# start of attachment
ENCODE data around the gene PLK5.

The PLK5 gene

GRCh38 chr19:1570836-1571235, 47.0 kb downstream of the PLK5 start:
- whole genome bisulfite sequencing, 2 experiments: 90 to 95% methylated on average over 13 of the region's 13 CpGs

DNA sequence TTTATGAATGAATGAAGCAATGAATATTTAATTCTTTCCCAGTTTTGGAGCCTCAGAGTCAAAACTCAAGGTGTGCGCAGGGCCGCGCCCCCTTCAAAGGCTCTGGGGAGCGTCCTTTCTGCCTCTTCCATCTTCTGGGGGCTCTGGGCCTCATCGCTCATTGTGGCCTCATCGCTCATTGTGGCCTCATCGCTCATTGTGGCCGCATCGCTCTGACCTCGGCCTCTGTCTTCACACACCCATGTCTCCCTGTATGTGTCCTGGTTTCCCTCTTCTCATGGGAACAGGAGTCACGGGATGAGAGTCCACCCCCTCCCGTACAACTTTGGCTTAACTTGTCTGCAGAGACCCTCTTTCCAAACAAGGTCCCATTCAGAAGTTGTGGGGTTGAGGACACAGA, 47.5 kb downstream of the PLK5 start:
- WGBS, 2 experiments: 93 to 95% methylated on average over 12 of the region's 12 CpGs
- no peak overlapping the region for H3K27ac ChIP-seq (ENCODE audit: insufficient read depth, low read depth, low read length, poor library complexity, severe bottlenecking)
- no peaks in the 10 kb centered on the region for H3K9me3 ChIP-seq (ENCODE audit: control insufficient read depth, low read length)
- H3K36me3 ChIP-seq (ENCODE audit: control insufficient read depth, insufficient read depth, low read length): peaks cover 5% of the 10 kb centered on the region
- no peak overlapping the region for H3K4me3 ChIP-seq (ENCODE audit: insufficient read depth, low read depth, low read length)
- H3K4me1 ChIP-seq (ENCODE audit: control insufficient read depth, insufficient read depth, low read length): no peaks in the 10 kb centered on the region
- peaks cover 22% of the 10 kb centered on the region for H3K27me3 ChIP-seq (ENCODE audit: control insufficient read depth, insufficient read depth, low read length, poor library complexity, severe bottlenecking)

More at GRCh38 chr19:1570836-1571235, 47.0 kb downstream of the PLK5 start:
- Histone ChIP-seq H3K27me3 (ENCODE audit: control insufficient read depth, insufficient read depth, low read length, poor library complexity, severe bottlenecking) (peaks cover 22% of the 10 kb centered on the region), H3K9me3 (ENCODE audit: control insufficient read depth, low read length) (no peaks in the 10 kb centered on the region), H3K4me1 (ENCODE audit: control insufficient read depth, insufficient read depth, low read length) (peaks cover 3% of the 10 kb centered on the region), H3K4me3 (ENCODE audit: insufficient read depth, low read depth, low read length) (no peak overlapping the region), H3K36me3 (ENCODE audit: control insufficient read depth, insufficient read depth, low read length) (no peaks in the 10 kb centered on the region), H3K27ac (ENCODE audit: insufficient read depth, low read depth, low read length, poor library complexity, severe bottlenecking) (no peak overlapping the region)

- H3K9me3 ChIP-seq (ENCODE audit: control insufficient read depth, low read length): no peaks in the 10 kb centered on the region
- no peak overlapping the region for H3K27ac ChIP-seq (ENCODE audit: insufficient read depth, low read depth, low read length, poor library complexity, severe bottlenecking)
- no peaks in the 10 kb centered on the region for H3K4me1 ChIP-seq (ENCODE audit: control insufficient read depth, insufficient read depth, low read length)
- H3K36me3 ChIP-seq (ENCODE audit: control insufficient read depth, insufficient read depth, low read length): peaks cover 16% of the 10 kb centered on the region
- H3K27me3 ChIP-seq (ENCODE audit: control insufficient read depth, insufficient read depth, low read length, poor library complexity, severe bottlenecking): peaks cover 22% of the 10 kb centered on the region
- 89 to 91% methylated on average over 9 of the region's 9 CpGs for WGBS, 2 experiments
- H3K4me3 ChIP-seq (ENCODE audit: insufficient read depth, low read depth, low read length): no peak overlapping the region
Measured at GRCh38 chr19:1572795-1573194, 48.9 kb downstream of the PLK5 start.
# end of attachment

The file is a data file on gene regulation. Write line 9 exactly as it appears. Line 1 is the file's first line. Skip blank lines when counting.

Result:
- H3K36me3 ChIP-seq (ENCODE audit: control insufficient read depth, insufficient read depth, low read length): peaks cover 5% of the 10 kb centered on the region